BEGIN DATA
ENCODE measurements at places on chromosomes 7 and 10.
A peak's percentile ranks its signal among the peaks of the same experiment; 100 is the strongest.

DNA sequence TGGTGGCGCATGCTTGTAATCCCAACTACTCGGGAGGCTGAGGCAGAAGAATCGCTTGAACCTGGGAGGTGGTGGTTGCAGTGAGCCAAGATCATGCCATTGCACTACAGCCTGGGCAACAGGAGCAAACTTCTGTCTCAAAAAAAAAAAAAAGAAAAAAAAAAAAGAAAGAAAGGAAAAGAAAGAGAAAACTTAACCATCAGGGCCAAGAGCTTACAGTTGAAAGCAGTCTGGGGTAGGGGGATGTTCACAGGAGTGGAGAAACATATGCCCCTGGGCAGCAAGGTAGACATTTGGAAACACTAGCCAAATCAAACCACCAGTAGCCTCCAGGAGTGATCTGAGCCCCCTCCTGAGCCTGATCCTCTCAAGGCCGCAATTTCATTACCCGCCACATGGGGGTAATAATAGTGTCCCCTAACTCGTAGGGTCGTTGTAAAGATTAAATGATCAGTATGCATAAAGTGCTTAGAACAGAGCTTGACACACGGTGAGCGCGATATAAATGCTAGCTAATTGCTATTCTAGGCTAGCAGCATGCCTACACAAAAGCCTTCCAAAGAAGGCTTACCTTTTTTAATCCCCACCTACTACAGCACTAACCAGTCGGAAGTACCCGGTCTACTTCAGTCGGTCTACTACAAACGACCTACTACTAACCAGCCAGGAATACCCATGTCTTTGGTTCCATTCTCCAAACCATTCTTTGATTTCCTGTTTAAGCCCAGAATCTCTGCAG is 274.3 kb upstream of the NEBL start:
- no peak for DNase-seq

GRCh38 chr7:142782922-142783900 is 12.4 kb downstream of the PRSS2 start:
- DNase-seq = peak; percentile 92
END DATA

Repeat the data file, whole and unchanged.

ENCODE measurements at places on chromosomes 7 and 10.
A peak's percentile ranks its signal among the peaks of the same experiment; 100 is the strongest.

DNA sequence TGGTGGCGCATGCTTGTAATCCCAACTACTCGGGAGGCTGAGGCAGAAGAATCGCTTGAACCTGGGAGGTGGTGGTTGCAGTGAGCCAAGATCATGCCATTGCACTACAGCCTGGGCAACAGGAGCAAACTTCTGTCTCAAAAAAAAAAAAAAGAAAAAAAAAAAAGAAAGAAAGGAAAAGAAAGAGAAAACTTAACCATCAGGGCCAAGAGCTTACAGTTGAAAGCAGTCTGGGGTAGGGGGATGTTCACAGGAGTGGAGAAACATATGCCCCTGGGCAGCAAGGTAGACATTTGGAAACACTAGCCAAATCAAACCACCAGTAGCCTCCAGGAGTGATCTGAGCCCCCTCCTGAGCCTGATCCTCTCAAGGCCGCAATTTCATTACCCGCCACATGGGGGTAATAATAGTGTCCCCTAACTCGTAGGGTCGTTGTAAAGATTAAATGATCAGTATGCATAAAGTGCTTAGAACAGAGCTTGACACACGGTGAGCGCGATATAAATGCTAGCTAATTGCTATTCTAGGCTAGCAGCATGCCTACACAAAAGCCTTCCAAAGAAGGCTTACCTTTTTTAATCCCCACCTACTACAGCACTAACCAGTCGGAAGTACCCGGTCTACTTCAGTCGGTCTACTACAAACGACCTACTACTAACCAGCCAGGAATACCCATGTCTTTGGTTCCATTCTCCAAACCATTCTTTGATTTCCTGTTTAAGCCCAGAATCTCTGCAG is 274.3 kb upstream of the NEBL start:
- no peak for DNase-seq

GRCh38 chr7:142782922-142783900 is 12.4 kb downstream of the PRSS2 start:
- DNase-seq = peak; percentile 92